Characterizing the role of palmitoylation in the trafficking of multispanning membrane proteins to the cell surface

Molecules are transported to various parts inside the cell to maintain vital functions, such as cell growth and communication. For example, many proteins regulate the intake of nutrients or detect external signals — it’s crucial to cell survival that these proteins are transported to the cell surface so the cells can recognize and respond appropriately to the different stimuli they encounter. However, there is much to be learned about the way these proteins are transported. This is the focus of Karen Lam’s research, in particular, understanding the mechanisms by which the saturated fatty acid palmitate attaches to proteins (I do not work with brain cells, but with yeast cells, which serve as a model) and affects their transport to the cell surface. For example, palmitate attaches to various proteins found in brain cells. Many of these proteins help chemicals called neurotransmitters send signals in the brain, a process that’s essential for learning and memory. Defects in this communication can result in neurological diseases like Alzheimer, Huntington and Parkinson’s. Lam wants to determine what causes defective function and transport in these proteins by modeling the processes in yeast cells. Understanding the fundamental mechanisms of palmitate attachment may lead to the development of molecular-based therapies to treat a variety of neurological disorders.

Use of the skin immune system and dendritic cells to alter systemic immunity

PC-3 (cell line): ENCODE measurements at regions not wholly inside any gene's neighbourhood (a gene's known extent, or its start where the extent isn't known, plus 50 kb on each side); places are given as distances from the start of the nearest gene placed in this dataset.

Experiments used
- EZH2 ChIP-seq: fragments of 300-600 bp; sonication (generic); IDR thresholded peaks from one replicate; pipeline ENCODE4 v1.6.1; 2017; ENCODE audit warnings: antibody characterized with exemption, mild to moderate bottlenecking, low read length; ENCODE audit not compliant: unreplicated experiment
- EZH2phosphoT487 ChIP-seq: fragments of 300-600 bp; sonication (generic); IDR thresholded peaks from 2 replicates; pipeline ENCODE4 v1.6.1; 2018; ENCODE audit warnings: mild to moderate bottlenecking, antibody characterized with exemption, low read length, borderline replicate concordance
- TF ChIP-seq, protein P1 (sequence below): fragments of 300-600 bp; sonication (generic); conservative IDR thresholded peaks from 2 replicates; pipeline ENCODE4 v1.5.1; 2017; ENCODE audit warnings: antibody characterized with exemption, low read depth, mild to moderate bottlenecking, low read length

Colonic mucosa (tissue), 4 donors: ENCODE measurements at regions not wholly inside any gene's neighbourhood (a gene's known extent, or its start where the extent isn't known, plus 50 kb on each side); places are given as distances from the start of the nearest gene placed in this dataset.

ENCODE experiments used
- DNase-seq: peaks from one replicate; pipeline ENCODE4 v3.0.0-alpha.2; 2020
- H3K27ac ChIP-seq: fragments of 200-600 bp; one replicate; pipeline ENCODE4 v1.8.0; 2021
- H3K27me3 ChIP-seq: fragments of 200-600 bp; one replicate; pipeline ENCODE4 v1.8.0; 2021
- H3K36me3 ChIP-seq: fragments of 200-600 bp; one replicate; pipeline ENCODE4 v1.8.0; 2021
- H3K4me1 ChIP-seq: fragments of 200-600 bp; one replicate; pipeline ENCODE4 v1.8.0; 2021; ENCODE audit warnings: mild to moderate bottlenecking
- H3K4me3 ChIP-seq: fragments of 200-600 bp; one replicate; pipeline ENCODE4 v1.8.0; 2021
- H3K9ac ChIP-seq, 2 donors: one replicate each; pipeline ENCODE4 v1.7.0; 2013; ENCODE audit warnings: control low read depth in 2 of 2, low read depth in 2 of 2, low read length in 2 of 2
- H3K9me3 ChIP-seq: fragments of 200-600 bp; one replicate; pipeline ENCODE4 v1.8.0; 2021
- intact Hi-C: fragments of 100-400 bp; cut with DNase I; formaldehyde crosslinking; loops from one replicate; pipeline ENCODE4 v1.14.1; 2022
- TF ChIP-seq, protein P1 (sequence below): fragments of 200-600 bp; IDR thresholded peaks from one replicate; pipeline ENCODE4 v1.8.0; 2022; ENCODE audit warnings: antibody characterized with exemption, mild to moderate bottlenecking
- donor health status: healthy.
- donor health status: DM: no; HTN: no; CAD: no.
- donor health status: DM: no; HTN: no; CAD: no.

The skin is the largest organ of the human body and represents the body’s primary interface with the external environment. As such, the skin is challenged by a broad range of factors and conditions. These include both endogenous (genetic, immunologic, and systemic) and exogenous (solar radiation, allergens, irritants, pollutants, and microbes) factors. As a result, the skin is a major site for disease including inflammation and cancer. Dendritic cells are immune cells that begin and coordinate immune responses. The skin is one of the largest repositories of these dendritic cells. Thus, in addition to being a direct target for inflammation, the skin is one of the prime sites where systemic immune responses begin. The proposed program includes four primary themes. The first three themes revolve around the use of the skin immune system (and skin dendritic cells) to modify immune responses (The skin immune system in the induction of immune responses; The skin immune system in the reduction of immune responses and; The skin immune system in disease pathogenesis). The final theme involves the use of pharmaceutical agents to modulate the activity of nonskin derived dendritic cells. The skin offers a unique opportunity to observe and manipulate dendritic cells and thereby the immune system. The focus on the skin as an organ to manipulate immune responses is innovative. This program will lead to a better understanding of the role of the skin immune system in systemic as well as local autoimmune disease (examples include lupus, psoriasis and type 1 diabetes). Further, the program will lead to cost effective strategies to treat and prevent human disease with anticipated improvements in vaccine delivery and efficacy and novel methods to control autoimmune disease.